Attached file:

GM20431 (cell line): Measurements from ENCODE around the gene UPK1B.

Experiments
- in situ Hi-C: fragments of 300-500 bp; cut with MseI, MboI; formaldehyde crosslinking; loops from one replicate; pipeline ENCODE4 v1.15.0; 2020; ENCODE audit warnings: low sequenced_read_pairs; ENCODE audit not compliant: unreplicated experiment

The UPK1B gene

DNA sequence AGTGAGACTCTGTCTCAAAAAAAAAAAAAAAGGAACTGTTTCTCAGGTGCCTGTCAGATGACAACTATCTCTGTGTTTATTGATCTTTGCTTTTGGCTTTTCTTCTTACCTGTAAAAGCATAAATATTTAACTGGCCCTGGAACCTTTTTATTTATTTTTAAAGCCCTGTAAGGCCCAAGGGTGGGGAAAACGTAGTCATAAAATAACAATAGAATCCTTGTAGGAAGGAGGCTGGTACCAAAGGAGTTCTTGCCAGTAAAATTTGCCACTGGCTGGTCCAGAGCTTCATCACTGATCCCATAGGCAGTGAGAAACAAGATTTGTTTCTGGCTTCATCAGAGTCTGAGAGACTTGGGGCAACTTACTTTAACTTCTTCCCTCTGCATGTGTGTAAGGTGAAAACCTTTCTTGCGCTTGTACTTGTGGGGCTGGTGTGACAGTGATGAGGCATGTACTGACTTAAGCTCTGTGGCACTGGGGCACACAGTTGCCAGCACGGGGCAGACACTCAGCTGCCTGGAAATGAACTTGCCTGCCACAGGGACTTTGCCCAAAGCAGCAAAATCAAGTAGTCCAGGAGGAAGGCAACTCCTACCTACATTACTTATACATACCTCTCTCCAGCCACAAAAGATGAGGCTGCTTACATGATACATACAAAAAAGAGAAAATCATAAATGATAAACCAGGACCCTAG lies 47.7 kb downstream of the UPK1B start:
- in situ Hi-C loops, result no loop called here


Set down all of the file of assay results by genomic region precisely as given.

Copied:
GM20431 (cell line): Measurements from ENCODE around the gene UPK1B.

Experiments
- in situ Hi-C: fragments of 300-500 bp; cut with MseI, MboI; formaldehyde crosslinking; loops from one replicate; pipeline ENCODE4 v1.15.0; 2020; ENCODE audit warnings: low sequenced_read_pairs; ENCODE audit not compliant: unreplicated experiment

The UPK1B gene

DNA sequence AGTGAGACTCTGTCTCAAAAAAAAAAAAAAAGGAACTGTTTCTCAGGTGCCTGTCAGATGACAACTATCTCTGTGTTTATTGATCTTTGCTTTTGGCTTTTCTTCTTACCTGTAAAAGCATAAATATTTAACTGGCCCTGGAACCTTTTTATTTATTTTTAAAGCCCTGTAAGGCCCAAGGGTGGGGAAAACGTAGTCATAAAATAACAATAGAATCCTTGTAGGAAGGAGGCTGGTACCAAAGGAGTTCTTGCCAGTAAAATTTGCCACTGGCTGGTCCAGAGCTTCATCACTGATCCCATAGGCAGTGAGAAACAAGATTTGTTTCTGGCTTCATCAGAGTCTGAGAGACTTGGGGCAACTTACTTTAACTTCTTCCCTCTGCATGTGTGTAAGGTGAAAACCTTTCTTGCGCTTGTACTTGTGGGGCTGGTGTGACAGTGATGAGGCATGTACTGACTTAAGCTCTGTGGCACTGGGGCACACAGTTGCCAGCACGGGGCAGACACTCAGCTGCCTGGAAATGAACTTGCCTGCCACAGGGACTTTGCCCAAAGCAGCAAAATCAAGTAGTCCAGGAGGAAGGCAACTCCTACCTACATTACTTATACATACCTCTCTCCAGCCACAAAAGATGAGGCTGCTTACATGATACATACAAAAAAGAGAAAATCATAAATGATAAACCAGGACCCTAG lies 47.7 kb downstream of the UPK1B start:
- in situ Hi-C loops, result no loop called here